The U.S. Department of Labor launched an interactive online tool to help workers determine if they qualify for paid sick leave or extended family and medical leave to cover time away from work for reasons related to the coronavirus (COVID-19).
The tool acts as a guide for workers, which walks them through a series of questions to help determine if the paid leave provisions of the Families First Coronavirus Response Act (FFCRA) apply to their employer. If the provisions do apply, this tool will help employees better understand their qualifying leave eligibility under FFCRA.
“As America reopens, this leave provides a crucial lifeline for millions of workers who need time off to care for themselves or their families. We want to ensure that everyone who is eligible knows about these protections and how to use them.”Cheryl Stanton, Wage and Hour Division Administrator
Employee Leave Under FFCRA
FFCRA, which was enacted on March 18, 2020, created two types of employee leave in response to the coronavirus: paid sick leave and expanded leave under the Family and Medical Leave Act (FMLA).
In response to the pandemic’s detrimental impact on a multitude of employees, paid sick leave was enacted to provide eligible employees with 80 hours of compensated leave in the following instances:
- If a healthcare provider has advised an employee to self-quarantine for reasons related to the coronavirus or are seeking diagnosis for coronavirus symptoms;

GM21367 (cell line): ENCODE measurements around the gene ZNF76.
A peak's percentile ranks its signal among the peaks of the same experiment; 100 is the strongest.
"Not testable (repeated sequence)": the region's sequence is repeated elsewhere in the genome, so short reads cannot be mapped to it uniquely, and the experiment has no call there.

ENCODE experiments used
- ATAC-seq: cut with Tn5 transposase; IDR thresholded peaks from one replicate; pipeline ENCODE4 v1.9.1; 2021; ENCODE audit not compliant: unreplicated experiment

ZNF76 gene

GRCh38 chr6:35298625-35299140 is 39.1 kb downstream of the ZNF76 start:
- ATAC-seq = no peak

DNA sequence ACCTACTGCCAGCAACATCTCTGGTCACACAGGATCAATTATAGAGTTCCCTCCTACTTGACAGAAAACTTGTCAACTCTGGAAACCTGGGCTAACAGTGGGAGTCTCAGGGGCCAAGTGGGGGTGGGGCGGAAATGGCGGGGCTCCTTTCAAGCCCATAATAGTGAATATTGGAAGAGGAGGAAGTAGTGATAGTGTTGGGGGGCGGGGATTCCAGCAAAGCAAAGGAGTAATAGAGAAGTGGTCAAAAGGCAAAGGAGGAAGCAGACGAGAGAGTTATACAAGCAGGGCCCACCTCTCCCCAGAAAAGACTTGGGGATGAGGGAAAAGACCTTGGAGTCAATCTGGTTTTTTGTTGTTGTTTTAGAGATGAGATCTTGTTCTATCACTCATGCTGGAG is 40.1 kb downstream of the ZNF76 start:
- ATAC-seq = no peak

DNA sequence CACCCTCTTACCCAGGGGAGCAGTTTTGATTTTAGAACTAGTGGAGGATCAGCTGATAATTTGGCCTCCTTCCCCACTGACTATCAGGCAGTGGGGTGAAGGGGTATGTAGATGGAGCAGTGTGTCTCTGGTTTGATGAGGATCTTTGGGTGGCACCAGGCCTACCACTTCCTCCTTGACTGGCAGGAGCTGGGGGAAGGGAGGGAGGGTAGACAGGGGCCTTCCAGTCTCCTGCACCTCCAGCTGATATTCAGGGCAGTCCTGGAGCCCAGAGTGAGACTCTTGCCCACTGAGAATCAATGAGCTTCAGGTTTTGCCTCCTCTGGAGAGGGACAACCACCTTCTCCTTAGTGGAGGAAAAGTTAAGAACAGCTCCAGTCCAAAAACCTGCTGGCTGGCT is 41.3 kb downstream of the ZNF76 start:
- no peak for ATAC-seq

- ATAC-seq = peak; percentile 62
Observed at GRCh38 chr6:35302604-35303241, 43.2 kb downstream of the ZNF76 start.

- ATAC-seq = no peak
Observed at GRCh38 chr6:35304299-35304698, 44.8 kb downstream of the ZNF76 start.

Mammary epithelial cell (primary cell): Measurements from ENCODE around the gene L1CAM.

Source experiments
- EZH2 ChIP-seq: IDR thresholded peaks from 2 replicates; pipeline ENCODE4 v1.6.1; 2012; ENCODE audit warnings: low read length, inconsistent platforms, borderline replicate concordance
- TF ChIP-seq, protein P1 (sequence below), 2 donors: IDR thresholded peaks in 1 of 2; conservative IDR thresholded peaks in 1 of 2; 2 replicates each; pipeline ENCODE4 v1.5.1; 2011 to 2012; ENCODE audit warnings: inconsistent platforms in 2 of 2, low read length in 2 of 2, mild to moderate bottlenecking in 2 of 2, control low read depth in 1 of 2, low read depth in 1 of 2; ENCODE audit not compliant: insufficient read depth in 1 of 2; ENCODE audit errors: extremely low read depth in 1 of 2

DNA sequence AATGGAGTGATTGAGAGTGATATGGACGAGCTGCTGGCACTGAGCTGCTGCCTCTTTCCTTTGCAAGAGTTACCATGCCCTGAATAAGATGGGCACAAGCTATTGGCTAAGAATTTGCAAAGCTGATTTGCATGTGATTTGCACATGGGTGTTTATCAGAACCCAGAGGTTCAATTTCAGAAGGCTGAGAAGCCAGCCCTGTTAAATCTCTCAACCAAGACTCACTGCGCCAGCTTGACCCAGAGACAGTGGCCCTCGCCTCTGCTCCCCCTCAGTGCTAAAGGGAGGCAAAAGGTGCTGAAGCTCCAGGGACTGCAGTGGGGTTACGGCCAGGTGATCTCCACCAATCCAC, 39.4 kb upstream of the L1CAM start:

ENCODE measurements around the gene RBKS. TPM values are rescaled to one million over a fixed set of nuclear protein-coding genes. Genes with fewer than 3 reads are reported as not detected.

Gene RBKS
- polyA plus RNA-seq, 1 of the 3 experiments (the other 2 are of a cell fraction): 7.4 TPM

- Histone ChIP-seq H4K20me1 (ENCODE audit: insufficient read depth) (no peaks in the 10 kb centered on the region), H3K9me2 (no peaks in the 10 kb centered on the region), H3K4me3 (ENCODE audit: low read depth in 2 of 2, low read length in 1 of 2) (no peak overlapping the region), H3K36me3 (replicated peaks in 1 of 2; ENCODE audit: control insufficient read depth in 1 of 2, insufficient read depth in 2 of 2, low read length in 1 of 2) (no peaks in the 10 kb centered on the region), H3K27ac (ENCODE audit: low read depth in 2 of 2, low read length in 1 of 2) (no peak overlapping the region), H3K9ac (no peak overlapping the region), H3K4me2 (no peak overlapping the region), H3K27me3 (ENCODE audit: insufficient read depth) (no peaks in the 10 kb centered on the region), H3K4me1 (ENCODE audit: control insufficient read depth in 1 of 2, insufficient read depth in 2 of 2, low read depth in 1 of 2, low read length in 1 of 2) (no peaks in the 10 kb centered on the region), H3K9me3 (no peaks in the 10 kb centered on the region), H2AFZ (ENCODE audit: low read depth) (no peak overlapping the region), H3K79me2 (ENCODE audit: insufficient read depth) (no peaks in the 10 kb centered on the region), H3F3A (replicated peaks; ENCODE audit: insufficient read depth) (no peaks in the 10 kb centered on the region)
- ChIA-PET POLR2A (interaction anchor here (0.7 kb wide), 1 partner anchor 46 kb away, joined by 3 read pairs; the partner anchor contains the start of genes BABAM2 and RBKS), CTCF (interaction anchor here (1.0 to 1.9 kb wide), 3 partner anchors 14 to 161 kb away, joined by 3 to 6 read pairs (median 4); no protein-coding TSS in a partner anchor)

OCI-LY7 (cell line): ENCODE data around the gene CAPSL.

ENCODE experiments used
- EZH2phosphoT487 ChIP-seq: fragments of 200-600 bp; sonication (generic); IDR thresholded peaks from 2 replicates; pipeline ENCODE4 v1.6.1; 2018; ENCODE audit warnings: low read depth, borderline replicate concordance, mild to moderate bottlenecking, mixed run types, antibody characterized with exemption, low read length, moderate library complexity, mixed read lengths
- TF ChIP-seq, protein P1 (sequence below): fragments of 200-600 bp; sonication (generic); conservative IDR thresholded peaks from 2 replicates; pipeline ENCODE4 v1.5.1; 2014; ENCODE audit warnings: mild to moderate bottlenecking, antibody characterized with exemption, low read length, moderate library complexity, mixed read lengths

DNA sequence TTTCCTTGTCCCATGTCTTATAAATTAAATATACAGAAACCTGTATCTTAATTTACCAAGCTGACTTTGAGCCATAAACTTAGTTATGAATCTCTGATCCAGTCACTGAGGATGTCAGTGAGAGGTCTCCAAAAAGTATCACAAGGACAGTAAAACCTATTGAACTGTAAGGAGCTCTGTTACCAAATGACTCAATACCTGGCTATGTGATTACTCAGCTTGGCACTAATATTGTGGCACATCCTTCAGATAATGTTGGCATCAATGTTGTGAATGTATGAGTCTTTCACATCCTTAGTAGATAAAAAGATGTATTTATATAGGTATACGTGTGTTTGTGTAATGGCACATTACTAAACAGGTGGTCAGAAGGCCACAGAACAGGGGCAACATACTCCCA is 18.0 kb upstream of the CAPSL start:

- If an employee is caring for someone subject to a quarantine order or are self-quarantining based on a healthcare provider’s advice; or caring for a child whose school, place of care or child care provider is closed or unavailable due to the coronavirus.
The expanded family and medical leave provisions provide up to 12 weeks of partially compensated leave to care for a child whose school or child care facility has been closed due to COVID-19.
The mission of the Department of Labor is to foster, promote and develop the welfare of the wage earners, job seekers and retirees of the United States; improve working conditions; advance opportunities for profitable employment; and assure work-related benefits and rights.
For additional leave updates, click here. Information provided by the U.S. Department of Labor.